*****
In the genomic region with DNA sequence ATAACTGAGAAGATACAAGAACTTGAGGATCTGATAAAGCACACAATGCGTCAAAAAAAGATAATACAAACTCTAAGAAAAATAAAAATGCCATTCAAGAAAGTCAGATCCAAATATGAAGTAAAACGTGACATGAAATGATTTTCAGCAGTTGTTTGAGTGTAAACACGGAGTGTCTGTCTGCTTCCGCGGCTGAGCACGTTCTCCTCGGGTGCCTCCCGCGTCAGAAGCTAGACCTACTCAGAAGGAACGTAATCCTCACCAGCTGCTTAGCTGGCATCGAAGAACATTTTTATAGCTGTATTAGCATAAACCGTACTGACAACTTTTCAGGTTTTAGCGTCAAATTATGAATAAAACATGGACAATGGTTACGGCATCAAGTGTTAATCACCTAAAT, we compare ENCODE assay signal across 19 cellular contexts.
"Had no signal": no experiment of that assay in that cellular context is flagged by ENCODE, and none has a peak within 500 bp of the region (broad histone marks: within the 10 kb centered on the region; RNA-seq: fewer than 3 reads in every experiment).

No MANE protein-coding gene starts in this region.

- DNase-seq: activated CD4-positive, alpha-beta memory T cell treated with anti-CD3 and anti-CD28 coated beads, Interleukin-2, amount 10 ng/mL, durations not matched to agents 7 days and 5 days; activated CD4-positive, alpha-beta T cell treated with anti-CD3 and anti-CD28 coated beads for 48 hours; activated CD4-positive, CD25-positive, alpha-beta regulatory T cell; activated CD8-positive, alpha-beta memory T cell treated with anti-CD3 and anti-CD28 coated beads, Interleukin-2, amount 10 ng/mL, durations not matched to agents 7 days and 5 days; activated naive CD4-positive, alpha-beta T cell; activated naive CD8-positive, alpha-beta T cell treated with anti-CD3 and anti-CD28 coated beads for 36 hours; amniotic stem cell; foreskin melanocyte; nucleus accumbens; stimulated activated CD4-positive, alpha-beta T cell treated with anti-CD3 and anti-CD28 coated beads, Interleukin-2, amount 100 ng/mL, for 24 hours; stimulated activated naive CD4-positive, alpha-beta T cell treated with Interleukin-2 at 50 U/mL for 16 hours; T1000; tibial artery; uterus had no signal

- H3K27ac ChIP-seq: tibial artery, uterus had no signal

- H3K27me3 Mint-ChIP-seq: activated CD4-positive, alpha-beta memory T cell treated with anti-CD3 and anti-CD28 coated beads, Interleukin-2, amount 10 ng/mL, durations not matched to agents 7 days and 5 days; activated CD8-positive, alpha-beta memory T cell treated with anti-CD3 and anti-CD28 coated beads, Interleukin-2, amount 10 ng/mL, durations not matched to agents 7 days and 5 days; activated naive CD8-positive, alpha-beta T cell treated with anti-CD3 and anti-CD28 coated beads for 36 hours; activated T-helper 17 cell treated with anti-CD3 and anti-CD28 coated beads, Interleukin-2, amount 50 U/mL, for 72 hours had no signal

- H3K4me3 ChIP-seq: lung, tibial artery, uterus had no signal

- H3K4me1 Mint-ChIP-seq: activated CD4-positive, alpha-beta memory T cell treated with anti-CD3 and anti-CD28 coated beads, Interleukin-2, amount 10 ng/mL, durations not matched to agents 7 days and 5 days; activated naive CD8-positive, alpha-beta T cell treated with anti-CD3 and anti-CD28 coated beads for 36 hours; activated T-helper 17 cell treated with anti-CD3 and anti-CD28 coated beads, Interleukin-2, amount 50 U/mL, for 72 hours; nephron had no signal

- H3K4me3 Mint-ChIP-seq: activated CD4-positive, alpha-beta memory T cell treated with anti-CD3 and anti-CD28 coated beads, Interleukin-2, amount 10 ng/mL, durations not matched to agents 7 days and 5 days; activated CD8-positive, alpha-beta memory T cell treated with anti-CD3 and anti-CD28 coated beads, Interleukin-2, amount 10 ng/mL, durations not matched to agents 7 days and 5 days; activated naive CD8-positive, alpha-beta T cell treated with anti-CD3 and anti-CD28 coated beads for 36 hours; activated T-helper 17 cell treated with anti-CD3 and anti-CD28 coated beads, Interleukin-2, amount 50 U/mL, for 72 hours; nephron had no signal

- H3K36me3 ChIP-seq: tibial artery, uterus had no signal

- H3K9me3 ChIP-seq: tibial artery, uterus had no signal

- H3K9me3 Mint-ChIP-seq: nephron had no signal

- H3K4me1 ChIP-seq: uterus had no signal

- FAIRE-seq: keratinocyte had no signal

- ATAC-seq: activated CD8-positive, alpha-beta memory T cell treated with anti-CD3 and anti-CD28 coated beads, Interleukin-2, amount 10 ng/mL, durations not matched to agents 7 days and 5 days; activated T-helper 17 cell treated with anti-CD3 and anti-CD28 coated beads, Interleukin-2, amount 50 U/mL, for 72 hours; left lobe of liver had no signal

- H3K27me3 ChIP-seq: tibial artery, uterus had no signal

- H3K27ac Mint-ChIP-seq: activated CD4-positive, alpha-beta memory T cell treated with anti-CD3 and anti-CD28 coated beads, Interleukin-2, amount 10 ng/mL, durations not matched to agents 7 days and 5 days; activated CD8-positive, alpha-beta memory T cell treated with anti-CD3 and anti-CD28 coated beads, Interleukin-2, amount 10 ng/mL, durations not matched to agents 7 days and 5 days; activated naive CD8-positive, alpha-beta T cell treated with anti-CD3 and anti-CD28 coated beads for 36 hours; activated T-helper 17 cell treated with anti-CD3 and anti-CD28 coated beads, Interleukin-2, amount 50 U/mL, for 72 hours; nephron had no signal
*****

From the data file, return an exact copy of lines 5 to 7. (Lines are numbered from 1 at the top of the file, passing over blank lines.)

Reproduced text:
- H3K27ac ChIP-seq: tibial artery, uterus had no signal

- H3K27me3 Mint-ChIP-seq: activated CD4-positive, alpha-beta memory T cell treated with anti-CD3 and anti-CD28 coated beads, Interleukin-2, amount 10 ng/mL, durations not matched to agents 7 days and 5 days; activated CD8-positive, alpha-beta memory T cell treated with anti-CD3 and anti-CD28 coated beads, Interleukin-2, amount 10 ng/mL, durations not matched to agents 7 days and 5 days; activated naive CD8-positive, alpha-beta T cell treated with anti-CD3 and anti-CD28 coated beads for 36 hours; activated T-helper 17 cell treated with anti-CD3 and anti-CD28 coated beads, Interleukin-2, amount 50 U/mL, for 72 hours had no signal

- H3K4me3 ChIP-seq: lung, tibial artery, uterus had no signal